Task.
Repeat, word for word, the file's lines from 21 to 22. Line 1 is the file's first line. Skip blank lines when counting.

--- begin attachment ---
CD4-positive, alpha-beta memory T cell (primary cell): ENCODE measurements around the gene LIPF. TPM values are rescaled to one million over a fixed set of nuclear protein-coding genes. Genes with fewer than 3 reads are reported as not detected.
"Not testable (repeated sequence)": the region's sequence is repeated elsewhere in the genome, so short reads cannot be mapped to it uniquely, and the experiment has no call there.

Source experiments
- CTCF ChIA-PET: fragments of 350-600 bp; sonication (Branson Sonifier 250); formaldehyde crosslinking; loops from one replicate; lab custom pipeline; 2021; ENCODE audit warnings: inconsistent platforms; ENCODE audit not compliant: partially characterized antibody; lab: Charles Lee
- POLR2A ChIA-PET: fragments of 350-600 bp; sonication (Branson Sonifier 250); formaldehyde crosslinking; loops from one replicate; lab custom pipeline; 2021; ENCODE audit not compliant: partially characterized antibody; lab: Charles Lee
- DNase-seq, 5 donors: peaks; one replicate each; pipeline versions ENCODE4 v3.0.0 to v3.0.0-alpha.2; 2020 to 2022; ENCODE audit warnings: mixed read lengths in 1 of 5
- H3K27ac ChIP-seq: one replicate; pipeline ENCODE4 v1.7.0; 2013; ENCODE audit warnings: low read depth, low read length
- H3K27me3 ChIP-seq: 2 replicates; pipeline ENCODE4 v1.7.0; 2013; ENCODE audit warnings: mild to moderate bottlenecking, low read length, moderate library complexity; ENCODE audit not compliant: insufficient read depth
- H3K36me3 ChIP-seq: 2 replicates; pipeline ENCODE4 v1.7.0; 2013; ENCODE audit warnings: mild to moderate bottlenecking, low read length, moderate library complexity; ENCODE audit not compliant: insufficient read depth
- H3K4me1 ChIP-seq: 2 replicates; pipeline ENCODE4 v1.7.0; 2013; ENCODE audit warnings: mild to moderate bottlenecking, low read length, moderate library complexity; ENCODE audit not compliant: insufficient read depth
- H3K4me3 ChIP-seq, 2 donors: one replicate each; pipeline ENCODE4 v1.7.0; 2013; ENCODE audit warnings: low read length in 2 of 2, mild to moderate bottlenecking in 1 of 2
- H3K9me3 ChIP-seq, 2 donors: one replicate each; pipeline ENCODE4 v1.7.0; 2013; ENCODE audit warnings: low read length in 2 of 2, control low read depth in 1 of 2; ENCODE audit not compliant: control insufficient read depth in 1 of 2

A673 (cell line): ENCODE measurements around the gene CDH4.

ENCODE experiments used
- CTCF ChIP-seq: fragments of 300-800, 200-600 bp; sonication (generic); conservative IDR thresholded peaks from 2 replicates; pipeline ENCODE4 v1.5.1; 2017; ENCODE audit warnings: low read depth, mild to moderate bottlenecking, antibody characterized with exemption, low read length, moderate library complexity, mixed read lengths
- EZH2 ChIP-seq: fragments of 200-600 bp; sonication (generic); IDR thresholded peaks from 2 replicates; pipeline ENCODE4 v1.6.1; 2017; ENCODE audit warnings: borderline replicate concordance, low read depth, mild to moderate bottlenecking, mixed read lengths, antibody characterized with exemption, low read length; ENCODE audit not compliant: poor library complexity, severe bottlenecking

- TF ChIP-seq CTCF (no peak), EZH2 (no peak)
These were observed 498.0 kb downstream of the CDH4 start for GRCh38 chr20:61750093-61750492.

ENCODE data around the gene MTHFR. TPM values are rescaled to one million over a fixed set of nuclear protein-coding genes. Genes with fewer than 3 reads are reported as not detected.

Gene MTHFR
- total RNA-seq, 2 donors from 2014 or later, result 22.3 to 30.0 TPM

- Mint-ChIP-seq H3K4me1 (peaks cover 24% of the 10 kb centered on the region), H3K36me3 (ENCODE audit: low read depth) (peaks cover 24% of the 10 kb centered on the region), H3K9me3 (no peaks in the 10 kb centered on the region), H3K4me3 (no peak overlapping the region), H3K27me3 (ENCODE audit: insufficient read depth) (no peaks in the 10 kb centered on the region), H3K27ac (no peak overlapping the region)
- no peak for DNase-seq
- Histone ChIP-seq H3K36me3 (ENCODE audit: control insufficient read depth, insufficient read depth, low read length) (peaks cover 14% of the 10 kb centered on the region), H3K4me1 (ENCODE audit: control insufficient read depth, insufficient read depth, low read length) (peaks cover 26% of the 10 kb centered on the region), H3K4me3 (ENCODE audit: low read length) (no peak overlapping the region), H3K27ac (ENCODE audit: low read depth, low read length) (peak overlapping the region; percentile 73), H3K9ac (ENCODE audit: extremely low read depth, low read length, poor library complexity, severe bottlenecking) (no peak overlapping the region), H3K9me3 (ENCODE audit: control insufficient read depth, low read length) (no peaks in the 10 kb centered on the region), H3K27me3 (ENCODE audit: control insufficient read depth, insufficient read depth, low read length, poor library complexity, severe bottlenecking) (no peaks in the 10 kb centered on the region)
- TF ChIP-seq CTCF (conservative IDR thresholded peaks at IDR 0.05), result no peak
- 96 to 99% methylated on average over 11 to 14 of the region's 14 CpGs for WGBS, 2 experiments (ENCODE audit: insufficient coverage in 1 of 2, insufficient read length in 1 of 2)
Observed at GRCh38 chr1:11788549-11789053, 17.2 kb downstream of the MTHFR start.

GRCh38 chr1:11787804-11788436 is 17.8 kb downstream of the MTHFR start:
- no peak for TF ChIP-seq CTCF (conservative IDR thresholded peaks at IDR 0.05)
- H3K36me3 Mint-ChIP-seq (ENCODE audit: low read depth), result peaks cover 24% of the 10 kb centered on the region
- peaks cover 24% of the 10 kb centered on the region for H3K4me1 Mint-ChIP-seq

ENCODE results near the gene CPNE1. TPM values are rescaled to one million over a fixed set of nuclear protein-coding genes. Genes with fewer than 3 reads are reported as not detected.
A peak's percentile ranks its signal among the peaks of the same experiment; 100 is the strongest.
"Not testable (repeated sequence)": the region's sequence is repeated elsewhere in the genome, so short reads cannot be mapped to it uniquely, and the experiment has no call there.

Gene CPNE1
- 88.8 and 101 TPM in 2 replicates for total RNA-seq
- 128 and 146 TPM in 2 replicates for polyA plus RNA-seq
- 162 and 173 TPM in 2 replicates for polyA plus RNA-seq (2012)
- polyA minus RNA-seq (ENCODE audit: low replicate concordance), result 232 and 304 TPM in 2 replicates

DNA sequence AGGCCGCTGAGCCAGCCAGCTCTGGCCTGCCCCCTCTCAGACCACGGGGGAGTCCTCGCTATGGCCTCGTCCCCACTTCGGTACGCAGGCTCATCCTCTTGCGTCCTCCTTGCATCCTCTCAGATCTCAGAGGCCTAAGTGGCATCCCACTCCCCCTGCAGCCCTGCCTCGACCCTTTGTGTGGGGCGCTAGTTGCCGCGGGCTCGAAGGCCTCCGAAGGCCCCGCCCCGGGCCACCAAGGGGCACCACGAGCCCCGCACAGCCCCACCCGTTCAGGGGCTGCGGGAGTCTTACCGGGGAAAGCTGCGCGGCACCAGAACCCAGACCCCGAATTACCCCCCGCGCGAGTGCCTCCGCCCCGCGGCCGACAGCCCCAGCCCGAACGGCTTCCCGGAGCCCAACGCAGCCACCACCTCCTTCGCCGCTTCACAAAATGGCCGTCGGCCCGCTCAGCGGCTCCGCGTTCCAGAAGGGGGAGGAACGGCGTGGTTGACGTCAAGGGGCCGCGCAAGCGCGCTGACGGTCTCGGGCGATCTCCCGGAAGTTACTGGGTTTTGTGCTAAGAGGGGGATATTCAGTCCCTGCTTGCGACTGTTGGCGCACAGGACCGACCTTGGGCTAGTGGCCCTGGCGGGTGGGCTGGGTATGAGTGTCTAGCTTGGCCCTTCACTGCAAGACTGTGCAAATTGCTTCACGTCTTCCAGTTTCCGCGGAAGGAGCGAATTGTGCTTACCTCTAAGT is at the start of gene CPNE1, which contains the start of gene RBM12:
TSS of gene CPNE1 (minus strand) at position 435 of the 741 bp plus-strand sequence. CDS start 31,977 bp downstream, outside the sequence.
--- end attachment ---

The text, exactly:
- total RNA-seq, 2 donors from 2014 or later, result 22.3 to 30.0 TPM

- Mint-ChIP-seq H3K4me1 (peaks cover 24% of the 10 kb centered on the region), H3K36me3 (ENCODE audit: low read depth) (peaks cover 24% of the 10 kb centered on the region), H3K9me3 (no peaks in the 10 kb centered on the region), H3K4me3 (no peak overlapping the region), H3K27me3 (ENCODE audit: insufficient read depth) (no peaks in the 10 kb centered on the region), H3K27ac (no peak overlapping the region)